Also called the Amboina box turtle, the South Asian box turtle is a species of Asian box turtle found in the tropical rainforests of Southeast Asia. Unlike most box turtles, this turtle is extremely aquatic and prefers a warm and wet environment, only emerging from the water to bask or lay eggs. The box turtle gets its name from its ability to box itself up completely within its shell, allowing it to securely protect itself from predators. It can grow over 8 inches making it the largest of the Asian box turtles. The shell or (carapace) of this turtle is highly domed and dark olive to black in color, and the lower shell (plastron) is yellow to light brown, with large dark-brown/black patches toward the outside of the plate. Its head is small and olive to dark brown on top and yellow to olive underneath, and there are three distinctive black stripes running along the side. Males have longer and thicker tails than females, but they are smaller than females overall.
South Asian box turtles can be found in a variety of aquatic habitats including marshes, swamps, ponds, pools in streams, and flooded rice paddies. They are mainly nocturnal creatures and spend most of the day hiding under piles of leaf litter along banks of streams. Diet consists of aquatic plants, mollusks and crustaceans, fallen fruits, fungi and soft invertebrates, such as worms and slugs. They have been observed performing very interesting mating behavior, as males and females face each other with their necks outstretched, moving their heads in the shape of an infinity symbol. The male has been observed being very aggressive and chasing the female and biting her on her neck. During nesting, the female lays two to three eggs, and after the eggs are laid, the female does not provide any further parental care. After 67 to 77 days of incubation in the warn nest, the tiny hatchlings are born. South Asian box turtles can live up to 30 years.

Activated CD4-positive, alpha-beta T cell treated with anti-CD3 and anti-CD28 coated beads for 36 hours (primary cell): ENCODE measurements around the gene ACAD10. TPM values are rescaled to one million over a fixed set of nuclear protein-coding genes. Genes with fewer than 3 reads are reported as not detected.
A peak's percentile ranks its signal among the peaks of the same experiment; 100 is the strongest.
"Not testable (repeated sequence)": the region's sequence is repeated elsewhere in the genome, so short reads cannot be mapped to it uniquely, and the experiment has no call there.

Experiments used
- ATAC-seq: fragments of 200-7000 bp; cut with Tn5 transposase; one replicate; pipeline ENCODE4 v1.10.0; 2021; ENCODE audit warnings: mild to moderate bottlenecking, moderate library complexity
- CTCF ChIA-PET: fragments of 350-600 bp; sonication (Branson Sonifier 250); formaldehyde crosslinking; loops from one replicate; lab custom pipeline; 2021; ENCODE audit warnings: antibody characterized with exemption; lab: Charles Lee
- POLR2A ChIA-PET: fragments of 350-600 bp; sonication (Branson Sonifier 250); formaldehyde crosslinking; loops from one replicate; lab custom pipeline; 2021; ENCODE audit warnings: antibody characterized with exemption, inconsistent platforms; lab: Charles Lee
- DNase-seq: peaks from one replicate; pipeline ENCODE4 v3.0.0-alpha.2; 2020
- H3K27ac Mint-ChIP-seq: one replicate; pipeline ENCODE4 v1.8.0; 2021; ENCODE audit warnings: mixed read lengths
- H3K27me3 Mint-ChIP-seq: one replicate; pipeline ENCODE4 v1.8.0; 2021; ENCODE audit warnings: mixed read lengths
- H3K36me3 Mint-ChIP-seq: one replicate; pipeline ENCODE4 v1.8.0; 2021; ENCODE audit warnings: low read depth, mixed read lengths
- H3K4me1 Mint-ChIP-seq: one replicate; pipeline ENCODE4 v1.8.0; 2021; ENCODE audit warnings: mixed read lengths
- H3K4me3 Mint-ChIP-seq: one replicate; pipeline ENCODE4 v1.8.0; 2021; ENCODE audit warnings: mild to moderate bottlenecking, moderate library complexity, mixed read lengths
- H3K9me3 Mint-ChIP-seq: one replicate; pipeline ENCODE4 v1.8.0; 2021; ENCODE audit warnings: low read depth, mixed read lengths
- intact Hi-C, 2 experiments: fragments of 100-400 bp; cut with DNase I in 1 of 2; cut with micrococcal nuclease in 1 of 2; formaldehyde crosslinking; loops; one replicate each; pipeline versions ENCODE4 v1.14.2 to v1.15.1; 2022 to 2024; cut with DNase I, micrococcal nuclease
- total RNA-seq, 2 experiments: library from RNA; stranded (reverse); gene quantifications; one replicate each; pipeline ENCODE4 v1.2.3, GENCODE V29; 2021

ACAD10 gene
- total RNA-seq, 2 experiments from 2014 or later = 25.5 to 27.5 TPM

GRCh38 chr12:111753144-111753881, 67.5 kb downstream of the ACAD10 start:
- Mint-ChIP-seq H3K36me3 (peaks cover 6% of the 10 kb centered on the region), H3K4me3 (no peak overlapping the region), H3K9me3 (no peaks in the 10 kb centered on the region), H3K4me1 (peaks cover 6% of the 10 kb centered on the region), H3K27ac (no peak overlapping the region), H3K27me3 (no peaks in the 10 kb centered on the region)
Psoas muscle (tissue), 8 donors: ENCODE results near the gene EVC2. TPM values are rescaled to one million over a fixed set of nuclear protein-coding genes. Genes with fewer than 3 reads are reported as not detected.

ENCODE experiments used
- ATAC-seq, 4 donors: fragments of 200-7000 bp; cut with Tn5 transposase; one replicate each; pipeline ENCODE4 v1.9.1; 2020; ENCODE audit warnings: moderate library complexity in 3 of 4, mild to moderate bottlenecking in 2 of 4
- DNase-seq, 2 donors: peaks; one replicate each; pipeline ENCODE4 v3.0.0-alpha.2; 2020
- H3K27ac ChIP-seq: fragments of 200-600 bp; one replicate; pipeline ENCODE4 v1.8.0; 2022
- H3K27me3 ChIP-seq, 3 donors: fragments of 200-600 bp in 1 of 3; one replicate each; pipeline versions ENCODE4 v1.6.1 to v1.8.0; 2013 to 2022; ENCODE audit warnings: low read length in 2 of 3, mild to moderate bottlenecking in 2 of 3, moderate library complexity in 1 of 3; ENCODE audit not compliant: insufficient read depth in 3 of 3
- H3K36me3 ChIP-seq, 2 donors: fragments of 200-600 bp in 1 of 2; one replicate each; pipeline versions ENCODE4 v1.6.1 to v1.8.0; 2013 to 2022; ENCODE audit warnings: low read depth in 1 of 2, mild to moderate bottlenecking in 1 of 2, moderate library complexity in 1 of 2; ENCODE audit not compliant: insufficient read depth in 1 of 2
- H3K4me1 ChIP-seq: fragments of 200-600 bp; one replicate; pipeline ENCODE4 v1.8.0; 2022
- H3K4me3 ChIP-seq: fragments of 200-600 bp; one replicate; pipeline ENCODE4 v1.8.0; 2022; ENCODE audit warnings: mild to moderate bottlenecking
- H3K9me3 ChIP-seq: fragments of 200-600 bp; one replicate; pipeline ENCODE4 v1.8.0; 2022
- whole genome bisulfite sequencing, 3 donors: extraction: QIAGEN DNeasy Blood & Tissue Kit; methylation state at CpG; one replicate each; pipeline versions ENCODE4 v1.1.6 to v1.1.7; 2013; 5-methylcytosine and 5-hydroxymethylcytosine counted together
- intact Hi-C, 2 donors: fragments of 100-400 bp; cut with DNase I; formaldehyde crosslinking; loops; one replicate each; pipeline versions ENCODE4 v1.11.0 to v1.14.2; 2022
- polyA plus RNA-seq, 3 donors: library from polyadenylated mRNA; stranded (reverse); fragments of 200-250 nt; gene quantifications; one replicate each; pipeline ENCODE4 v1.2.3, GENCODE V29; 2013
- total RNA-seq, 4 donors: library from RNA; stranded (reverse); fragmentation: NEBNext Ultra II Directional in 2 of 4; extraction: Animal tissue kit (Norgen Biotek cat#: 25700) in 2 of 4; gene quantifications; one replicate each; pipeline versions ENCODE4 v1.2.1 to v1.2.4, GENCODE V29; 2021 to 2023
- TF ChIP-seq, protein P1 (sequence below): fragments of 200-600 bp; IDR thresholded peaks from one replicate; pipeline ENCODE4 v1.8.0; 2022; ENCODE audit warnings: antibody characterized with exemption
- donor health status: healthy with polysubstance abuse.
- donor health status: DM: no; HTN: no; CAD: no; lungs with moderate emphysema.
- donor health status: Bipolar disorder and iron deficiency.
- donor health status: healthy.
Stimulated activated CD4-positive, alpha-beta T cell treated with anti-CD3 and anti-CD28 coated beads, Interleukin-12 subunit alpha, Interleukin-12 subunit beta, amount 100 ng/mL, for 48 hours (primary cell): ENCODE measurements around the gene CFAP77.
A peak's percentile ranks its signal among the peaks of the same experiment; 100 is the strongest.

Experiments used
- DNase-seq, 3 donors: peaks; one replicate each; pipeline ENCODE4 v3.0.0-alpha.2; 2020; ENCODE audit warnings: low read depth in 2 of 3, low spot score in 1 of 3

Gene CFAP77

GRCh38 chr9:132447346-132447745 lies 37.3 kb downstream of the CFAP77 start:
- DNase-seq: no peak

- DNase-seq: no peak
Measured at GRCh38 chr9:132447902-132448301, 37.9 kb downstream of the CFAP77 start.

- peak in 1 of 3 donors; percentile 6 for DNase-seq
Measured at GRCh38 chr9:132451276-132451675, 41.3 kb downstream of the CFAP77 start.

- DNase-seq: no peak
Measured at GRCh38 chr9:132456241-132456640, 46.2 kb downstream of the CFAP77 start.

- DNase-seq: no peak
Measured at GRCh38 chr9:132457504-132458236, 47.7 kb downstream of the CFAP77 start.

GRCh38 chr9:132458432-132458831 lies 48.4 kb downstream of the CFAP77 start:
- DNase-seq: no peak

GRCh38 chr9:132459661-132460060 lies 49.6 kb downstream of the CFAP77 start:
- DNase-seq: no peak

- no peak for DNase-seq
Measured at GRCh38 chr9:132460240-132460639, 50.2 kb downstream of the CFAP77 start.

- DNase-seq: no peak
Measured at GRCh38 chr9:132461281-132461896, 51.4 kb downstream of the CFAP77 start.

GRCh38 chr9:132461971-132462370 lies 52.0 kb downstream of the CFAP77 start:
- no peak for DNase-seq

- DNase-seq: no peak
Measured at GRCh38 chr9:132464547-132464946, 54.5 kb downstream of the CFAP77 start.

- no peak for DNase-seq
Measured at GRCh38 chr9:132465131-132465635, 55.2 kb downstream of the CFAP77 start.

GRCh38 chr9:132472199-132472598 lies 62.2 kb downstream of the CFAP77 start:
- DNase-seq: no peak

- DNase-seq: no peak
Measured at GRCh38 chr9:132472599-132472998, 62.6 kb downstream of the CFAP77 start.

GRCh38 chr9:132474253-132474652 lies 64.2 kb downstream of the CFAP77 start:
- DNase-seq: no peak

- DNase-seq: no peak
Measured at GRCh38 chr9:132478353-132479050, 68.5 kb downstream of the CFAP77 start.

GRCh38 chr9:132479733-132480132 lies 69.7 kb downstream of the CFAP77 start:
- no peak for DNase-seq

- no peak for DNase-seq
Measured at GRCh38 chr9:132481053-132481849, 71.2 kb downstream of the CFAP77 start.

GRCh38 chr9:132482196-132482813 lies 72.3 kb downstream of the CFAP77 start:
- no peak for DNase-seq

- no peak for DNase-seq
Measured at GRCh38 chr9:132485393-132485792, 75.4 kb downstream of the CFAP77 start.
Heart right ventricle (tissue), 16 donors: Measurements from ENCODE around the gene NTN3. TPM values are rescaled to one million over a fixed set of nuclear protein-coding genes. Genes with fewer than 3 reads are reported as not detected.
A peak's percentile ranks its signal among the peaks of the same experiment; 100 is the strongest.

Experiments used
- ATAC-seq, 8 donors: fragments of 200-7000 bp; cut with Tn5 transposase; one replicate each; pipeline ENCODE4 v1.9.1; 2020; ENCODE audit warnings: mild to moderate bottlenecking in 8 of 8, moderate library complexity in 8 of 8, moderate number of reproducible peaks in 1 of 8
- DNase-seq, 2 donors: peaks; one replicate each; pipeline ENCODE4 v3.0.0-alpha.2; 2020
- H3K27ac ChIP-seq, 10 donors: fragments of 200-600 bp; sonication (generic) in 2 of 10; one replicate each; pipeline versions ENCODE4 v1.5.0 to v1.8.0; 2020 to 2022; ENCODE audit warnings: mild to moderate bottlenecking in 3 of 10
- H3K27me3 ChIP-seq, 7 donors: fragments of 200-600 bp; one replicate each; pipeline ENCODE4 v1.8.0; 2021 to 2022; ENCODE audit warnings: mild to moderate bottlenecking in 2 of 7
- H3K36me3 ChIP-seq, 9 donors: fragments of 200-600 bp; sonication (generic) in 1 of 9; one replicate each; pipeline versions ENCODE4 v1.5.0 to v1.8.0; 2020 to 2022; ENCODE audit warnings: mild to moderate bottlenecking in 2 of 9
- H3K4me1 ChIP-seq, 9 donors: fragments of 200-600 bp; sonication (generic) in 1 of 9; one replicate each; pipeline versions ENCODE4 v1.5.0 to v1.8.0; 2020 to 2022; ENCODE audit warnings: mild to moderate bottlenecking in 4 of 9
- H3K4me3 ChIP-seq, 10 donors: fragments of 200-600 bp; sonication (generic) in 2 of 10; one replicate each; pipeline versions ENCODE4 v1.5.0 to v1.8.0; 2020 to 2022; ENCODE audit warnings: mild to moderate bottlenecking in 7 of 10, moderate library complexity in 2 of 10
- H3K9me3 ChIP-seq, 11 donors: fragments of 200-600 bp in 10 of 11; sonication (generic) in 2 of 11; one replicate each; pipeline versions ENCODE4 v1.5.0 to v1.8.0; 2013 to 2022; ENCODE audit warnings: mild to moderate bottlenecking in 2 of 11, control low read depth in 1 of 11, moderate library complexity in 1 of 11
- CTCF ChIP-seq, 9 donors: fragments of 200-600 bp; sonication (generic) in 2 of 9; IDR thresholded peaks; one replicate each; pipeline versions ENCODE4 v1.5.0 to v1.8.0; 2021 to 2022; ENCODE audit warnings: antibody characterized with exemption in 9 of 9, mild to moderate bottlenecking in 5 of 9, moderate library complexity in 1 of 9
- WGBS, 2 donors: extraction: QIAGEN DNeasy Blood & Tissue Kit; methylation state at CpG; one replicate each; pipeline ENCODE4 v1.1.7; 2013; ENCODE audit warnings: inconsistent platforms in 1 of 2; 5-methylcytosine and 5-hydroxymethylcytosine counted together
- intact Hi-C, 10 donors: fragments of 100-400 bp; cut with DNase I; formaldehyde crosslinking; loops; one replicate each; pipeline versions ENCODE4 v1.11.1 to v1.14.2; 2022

The main threat to this species is over-collection for the food and pet trade. In some places, the species is hunted for use in folk medicine and in other places, the shells are collected and used as ornaments. The species is also threatened by habitat loss and degradation due to deforestation throughout much of its range. Since this species has been successfully bred in captivity and is not on the brink of extinction, it is listed as vulnerable with the IUCN.